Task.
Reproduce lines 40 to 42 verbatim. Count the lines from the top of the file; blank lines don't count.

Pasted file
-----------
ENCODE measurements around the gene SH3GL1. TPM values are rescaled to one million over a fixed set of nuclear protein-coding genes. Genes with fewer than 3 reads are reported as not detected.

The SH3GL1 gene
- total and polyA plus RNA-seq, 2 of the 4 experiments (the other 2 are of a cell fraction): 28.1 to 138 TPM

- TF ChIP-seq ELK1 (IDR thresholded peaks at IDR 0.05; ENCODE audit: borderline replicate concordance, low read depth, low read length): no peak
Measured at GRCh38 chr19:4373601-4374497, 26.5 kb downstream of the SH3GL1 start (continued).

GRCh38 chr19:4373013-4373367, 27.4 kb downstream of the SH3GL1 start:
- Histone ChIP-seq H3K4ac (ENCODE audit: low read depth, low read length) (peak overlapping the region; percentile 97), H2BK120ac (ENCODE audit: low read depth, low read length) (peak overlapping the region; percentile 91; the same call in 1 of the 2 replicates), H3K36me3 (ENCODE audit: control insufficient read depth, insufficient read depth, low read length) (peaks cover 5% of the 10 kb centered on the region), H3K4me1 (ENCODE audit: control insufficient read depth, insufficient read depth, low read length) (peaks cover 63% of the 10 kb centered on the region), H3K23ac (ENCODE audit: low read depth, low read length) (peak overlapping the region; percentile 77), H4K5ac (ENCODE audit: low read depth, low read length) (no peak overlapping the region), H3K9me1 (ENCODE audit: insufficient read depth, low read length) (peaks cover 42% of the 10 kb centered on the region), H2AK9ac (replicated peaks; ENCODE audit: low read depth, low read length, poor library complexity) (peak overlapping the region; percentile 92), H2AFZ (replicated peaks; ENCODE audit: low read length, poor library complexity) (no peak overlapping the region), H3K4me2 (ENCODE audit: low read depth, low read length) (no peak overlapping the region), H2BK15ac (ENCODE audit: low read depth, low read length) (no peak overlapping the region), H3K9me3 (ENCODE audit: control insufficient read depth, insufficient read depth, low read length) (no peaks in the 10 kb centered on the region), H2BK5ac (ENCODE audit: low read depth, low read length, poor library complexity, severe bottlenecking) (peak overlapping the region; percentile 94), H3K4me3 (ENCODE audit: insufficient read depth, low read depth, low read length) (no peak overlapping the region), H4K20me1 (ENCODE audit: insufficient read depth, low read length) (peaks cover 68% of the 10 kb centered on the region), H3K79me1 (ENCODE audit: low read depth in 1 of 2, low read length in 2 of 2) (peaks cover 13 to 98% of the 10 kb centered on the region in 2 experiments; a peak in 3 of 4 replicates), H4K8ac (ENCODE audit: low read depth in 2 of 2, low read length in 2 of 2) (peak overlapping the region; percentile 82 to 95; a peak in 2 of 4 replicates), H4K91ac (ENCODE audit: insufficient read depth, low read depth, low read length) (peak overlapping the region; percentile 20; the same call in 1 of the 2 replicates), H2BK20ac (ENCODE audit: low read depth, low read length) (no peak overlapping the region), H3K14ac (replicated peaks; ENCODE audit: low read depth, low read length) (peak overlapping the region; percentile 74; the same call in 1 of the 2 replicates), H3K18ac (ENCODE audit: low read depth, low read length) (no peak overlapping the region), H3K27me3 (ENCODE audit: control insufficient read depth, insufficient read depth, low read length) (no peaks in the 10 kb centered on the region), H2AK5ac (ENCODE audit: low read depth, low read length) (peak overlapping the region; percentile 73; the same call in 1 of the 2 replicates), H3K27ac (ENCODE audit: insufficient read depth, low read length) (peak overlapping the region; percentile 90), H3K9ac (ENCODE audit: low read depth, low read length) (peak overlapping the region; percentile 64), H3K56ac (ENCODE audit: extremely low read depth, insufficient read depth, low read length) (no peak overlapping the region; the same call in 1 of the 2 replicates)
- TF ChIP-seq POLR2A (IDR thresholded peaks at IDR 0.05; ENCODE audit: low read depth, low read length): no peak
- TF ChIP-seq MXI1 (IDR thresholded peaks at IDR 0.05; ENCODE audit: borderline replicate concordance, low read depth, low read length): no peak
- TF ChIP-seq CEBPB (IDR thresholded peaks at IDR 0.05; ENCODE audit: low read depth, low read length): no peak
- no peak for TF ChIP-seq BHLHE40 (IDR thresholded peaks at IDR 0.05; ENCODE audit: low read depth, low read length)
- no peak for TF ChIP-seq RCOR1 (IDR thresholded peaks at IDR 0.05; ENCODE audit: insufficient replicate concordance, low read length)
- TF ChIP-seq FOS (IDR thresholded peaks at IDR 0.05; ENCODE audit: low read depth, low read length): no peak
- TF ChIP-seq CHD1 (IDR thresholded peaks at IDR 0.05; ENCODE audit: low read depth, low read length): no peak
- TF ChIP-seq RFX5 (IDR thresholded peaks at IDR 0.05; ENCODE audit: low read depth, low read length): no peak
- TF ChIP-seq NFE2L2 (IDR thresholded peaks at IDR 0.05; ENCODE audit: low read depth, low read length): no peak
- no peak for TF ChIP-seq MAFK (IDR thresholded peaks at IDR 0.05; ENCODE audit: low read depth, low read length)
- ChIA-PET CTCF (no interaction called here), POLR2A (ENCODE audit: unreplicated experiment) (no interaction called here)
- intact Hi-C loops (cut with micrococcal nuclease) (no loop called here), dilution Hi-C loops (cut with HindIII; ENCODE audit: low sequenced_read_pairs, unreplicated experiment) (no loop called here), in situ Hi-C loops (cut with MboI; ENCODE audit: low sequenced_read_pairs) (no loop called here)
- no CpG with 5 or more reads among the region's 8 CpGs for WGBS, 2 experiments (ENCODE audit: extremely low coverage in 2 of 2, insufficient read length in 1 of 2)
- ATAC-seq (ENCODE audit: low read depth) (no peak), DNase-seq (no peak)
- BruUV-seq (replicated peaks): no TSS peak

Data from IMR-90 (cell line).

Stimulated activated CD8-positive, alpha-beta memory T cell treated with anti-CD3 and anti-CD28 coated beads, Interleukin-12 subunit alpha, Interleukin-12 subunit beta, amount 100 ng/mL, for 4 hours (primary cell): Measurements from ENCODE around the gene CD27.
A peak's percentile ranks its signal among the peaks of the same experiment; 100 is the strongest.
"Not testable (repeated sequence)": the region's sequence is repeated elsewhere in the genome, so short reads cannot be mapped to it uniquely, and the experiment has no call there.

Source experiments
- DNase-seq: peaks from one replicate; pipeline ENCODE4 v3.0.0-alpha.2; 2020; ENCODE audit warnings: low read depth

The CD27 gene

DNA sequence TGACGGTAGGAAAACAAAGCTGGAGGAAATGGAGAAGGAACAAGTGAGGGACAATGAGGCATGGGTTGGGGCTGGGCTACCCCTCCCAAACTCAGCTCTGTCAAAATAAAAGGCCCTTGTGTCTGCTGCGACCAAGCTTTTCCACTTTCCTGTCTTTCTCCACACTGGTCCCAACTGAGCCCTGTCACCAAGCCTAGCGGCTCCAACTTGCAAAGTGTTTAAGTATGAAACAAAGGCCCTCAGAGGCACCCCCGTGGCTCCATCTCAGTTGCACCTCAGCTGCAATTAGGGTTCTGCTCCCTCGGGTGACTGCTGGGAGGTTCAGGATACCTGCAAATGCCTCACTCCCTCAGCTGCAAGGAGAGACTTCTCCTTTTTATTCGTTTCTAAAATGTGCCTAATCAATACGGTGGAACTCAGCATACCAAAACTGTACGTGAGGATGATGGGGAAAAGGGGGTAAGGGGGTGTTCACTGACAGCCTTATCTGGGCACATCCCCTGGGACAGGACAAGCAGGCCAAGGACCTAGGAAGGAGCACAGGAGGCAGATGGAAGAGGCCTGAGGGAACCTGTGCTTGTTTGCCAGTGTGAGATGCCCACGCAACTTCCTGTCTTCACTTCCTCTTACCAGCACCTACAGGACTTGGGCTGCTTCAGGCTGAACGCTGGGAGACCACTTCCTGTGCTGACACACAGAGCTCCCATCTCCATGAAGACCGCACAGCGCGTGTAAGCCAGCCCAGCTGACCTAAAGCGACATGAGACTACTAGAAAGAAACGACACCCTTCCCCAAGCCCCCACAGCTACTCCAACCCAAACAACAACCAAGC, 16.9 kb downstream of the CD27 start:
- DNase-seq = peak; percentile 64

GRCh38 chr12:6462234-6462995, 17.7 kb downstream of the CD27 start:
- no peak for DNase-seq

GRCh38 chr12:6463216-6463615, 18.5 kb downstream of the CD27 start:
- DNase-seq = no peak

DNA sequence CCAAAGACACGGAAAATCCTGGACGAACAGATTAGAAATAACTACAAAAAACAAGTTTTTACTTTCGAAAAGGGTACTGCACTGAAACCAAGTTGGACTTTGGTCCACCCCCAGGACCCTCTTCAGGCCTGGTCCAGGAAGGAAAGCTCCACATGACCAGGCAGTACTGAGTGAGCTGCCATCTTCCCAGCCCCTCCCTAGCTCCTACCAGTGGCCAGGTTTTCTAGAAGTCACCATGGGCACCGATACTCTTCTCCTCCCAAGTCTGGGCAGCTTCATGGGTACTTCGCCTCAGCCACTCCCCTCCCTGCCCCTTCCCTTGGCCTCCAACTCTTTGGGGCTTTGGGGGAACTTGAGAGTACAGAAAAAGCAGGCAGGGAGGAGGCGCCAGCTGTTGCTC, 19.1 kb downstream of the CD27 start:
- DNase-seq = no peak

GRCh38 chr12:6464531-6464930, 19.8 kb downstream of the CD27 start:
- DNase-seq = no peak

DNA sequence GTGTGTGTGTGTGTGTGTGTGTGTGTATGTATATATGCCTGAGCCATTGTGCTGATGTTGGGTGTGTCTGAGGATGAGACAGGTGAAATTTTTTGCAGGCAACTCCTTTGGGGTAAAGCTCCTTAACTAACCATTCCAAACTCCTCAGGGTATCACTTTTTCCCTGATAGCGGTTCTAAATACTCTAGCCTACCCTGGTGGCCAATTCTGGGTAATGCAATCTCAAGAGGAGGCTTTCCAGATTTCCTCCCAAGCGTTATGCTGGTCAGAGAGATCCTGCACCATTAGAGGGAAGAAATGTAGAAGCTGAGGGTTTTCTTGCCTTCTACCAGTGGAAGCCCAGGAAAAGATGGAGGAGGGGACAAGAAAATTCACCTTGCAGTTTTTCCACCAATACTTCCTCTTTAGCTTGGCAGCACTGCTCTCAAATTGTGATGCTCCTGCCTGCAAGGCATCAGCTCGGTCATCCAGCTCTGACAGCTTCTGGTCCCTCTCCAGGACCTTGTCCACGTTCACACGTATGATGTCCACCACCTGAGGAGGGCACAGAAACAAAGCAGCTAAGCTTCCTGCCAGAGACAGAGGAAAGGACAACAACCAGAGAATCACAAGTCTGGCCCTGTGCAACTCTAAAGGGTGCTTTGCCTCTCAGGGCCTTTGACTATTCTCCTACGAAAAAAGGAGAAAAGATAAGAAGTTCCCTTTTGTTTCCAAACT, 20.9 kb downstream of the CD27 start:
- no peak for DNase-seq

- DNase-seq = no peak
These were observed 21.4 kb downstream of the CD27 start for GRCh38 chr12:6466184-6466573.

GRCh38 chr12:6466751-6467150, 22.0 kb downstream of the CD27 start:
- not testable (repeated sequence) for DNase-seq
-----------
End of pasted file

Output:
DNA sequence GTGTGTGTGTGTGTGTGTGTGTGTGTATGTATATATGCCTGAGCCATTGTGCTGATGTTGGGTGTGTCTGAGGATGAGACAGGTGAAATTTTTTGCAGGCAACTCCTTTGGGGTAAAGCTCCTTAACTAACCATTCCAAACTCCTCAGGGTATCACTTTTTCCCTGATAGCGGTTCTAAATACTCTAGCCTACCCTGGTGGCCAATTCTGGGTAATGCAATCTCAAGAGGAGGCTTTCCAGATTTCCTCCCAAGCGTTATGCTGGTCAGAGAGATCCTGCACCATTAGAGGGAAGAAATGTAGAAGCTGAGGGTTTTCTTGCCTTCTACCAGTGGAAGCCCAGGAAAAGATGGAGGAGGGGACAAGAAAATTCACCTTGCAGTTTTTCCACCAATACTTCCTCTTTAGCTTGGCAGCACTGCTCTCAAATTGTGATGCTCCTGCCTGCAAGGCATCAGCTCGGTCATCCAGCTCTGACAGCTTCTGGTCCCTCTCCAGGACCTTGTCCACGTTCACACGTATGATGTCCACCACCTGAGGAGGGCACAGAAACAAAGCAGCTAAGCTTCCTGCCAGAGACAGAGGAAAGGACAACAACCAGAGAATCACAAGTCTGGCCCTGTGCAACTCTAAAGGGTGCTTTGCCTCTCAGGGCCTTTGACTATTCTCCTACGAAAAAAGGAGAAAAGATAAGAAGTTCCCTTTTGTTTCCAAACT, 20.9 kb downstream of the CD27 start:
- no peak for DNase-seq

- DNase-seq = no peak